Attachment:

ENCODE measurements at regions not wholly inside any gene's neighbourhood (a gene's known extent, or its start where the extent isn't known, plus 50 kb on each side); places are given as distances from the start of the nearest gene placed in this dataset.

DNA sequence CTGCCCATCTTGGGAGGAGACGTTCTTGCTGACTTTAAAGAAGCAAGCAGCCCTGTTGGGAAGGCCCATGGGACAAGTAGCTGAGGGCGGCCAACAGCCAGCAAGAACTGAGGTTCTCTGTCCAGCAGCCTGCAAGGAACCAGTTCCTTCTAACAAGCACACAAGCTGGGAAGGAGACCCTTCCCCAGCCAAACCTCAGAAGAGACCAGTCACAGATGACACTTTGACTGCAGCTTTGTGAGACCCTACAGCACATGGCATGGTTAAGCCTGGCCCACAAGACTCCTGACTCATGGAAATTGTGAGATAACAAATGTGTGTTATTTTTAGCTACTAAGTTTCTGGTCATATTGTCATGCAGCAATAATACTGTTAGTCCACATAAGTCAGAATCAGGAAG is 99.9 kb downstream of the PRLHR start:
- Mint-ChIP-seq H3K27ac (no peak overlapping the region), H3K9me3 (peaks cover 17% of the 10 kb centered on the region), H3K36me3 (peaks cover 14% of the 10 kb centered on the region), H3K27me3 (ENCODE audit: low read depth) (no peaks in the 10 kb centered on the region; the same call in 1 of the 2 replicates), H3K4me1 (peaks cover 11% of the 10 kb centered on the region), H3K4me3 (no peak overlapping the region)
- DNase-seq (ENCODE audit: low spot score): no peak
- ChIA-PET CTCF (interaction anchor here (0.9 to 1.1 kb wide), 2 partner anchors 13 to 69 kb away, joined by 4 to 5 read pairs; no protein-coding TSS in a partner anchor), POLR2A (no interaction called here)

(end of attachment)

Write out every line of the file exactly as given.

ENCODE measurements at regions not wholly inside any gene's neighbourhood (a gene's known extent, or its start where the extent isn't known, plus 50 kb on each side); places are given as distances from the start of the nearest gene placed in this dataset.

DNA sequence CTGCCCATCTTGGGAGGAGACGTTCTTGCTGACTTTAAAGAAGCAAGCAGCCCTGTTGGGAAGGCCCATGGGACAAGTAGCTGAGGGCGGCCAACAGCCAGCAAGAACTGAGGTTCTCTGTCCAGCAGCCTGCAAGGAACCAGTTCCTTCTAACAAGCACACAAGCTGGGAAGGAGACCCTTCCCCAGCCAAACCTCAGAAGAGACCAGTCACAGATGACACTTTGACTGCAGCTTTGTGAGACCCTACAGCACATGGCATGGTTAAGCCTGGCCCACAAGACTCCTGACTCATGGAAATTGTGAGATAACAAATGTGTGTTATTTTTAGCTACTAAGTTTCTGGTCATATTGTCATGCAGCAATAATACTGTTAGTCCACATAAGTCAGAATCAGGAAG is 99.9 kb downstream of the PRLHR start:
- Mint-ChIP-seq H3K27ac (no peak overlapping the region), H3K9me3 (peaks cover 17% of the 10 kb centered on the region), H3K36me3 (peaks cover 14% of the 10 kb centered on the region), H3K27me3 (ENCODE audit: low read depth) (no peaks in the 10 kb centered on the region; the same call in 1 of the 2 replicates), H3K4me1 (peaks cover 11% of the 10 kb centered on the region), H3K4me3 (no peak overlapping the region)
- DNase-seq (ENCODE audit: low spot score): no peak
- ChIA-PET CTCF (interaction anchor here (0.9 to 1.1 kb wide), 2 partner anchors 13 to 69 kb away, joined by 4 to 5 read pairs; no protein-coding TSS in a partner anchor), POLR2A (no interaction called here)